Miracle Girl Returns To Kalaupapa
By Father Pat Killilea, St. Francis Church, Kalaupapa
She stepped from Makani Kai Air with the agility of a New England Patriots’ cheerleader and walked to Kalaupapa’s Terminal 1 with the grace of a Hawaiian hula dancer. Audrey Toguchi, now 86 going on 26, credits her miraculous healing from lung cancer to the intercession of St. Damien. So she had come from her home in Aiea, Oahu on this day, May 10, to celebrate with us the feast day of St. Damien. It was on this same date in 1873 that Damien arrived here at the Hansen’s disease settlement in Kalaupapa.
When we arrived at St. Philomena’s Church in Kalawao, the location of the original Hansen’s disease settlement, St. Damien’s relic had already been placed in the center of the sanctuary by the careful hands of Sister Alicia Damien OSF and Melie Watanuki. Quietly Audrey took her place in the church which had been twice enlarged by Damien’s hands. Her casual blue hat may have concealed her halo but it did not veil her quietly peaceful face or her gentle humor. It was an honor to have her in our congregation for the celebration of our Mass in honor of St. Damien.
It has been almost 10 years now since I first visited Kalaupapa and St. Philomena on July 9, 2004. On that memorable day, I had stood in the sanctuary in front of Damien’s altar and had my picture taken along with one of our young Sacred Hearts men from California. Later that same day, we both sat on the back of Paul Harada’s pickup truck and endured the bumpy ride up to the Kauhako crater. The memory of that rocky ride is forever engraved in my mind… and on my fragile tailbone. On this day in May 2014 that same young man, Father Brian Guerrini, joined me in celebrating Mass and gave an inspiring homily to our large and enthusiastic congregation.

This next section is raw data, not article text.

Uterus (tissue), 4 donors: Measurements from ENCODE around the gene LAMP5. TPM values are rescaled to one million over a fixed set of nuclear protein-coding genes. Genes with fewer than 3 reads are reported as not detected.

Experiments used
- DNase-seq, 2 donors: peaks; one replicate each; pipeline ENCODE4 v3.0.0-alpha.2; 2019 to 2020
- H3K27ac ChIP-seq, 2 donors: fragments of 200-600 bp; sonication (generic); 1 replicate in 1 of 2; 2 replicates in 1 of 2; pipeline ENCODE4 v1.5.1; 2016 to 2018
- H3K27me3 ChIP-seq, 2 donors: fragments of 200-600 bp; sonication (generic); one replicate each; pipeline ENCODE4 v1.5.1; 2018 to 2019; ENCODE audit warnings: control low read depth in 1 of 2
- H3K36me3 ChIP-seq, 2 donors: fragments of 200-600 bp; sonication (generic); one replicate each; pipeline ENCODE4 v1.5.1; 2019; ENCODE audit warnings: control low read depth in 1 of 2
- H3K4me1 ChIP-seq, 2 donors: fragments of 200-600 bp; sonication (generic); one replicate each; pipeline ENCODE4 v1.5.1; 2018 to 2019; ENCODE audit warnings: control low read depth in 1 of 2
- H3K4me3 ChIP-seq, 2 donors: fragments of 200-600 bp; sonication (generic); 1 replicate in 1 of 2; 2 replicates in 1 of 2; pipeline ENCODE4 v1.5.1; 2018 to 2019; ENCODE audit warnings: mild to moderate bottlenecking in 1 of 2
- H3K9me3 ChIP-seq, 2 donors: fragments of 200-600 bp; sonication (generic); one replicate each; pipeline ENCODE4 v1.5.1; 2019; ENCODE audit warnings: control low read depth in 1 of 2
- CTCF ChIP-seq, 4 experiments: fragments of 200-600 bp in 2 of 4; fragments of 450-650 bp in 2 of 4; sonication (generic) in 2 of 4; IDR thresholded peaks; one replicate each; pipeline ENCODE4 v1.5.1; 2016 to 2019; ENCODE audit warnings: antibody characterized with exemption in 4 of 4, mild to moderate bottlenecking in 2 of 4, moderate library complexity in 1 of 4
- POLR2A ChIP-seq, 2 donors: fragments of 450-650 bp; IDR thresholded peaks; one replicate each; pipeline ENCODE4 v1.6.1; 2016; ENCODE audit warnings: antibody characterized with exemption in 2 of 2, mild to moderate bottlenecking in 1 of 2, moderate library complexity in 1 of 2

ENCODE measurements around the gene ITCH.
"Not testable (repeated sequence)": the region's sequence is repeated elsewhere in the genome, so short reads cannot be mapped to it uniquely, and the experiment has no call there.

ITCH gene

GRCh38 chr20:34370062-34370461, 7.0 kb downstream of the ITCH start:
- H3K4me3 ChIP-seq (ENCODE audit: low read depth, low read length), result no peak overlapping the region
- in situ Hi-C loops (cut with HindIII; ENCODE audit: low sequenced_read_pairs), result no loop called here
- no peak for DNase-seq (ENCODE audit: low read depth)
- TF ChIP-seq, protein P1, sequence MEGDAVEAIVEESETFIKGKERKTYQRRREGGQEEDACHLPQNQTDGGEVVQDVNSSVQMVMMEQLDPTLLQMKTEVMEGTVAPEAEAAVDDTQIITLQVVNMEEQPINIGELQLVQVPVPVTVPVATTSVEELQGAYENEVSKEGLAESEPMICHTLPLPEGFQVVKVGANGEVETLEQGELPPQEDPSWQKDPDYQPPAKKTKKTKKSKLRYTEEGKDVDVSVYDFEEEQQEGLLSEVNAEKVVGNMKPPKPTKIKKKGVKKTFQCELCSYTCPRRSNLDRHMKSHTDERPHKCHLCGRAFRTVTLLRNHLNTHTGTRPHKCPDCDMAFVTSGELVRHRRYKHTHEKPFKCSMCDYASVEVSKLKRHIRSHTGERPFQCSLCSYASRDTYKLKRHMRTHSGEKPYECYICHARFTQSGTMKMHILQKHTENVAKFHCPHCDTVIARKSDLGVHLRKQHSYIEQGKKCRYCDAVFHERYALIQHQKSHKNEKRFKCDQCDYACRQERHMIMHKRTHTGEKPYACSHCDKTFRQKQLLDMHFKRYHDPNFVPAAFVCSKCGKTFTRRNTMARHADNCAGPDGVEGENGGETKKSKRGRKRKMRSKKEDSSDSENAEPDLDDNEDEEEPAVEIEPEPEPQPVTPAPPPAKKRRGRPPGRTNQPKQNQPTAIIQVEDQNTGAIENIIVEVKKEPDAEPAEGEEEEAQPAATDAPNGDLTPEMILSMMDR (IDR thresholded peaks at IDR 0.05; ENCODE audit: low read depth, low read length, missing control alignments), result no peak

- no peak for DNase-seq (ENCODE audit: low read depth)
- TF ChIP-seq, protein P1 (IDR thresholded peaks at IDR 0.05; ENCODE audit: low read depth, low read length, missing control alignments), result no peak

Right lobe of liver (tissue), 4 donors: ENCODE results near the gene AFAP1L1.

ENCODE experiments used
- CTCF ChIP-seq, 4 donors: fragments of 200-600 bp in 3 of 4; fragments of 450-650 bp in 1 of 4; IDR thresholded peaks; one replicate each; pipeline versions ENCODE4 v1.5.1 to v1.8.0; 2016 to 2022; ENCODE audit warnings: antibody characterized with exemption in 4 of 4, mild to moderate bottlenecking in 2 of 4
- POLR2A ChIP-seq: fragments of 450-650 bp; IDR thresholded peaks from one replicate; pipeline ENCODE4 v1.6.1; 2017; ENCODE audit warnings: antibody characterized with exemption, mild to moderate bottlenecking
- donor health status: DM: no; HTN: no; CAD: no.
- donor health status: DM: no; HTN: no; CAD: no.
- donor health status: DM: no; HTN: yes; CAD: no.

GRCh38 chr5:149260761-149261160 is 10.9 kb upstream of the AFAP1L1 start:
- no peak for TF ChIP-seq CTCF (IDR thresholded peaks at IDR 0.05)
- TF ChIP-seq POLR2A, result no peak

After visiting Damien’s grave accompanied by the customary photo taking, we made our way slowly back to the Kalaupapa settlement where we enjoyed a hearty lunch at McVeigh Hall. Life here in Kalaupapa is simple but we do enjoy our celebrations and our parties. It is good to celebrate our oneness in this special place.
It had indeed been a special day for all of us, both residents and visitors, but now it was time for our visitors to take their leave of this sacred place. So we gathered at our little airport, as we often do, to say our alohas to our departing friends. Audrey gave me a big hug (wow!) and then with a twinkle in her eye turned to someone standing nearby and said something in the nature of, “He loves these squeezes!” Truthfully I do and I await her coming again.